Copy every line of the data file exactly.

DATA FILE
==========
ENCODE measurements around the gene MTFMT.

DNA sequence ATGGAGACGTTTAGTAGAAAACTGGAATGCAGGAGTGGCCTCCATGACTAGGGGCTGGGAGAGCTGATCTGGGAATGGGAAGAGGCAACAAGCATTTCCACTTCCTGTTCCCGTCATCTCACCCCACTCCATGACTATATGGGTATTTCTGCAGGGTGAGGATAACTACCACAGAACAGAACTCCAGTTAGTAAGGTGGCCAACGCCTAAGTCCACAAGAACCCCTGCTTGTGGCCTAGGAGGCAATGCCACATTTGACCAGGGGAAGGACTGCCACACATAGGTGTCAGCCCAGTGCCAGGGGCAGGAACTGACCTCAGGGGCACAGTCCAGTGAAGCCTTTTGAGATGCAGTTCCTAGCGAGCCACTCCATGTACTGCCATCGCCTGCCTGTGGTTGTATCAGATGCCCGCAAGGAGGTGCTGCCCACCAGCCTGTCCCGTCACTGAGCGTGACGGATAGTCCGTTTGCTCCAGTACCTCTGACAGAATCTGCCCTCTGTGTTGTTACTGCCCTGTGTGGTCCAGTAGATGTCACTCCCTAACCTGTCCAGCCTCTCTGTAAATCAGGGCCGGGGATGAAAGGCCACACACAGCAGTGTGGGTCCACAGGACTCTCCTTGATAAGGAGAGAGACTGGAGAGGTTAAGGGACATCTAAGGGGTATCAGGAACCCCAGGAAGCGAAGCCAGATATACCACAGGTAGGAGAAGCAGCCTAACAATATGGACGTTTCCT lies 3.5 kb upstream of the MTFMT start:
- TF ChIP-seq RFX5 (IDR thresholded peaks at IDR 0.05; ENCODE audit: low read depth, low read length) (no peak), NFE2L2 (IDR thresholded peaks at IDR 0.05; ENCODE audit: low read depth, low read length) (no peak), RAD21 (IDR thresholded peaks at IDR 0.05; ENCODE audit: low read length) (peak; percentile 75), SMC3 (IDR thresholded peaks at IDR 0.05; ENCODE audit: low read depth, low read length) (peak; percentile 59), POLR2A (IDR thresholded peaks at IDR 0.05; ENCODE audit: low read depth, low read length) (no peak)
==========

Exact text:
ENCODE measurements around the gene MTFMT.

DNA sequence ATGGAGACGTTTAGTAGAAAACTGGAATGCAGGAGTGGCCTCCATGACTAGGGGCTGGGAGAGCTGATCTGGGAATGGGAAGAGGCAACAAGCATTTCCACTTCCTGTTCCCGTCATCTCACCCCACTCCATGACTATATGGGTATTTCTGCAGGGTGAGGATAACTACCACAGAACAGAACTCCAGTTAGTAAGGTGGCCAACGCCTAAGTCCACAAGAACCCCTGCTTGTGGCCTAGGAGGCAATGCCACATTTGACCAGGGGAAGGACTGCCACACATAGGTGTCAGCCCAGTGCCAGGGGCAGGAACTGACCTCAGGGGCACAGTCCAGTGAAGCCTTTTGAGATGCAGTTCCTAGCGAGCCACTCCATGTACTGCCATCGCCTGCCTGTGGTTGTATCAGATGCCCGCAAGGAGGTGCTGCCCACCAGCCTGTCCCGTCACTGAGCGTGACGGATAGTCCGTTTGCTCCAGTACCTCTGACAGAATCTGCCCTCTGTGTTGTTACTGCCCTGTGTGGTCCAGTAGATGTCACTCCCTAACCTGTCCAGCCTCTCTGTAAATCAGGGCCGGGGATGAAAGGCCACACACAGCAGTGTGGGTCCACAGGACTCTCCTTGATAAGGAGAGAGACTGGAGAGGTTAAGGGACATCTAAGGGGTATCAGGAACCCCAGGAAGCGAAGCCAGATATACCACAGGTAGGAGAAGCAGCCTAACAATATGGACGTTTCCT lies 3.5 kb upstream of the MTFMT start:
- TF ChIP-seq RFX5 (IDR thresholded peaks at IDR 0.05; ENCODE audit: low read depth, low read length) (no peak), NFE2L2 (IDR thresholded peaks at IDR 0.05; ENCODE audit: low read depth, low read length) (no peak), RAD21 (IDR thresholded peaks at IDR 0.05; ENCODE audit: low read length) (peak; percentile 75), SMC3 (IDR thresholded peaks at IDR 0.05; ENCODE audit: low read depth, low read length) (peak; percentile 59), POLR2A (IDR thresholded peaks at IDR 0.05; ENCODE audit: low read depth, low read length) (no peak)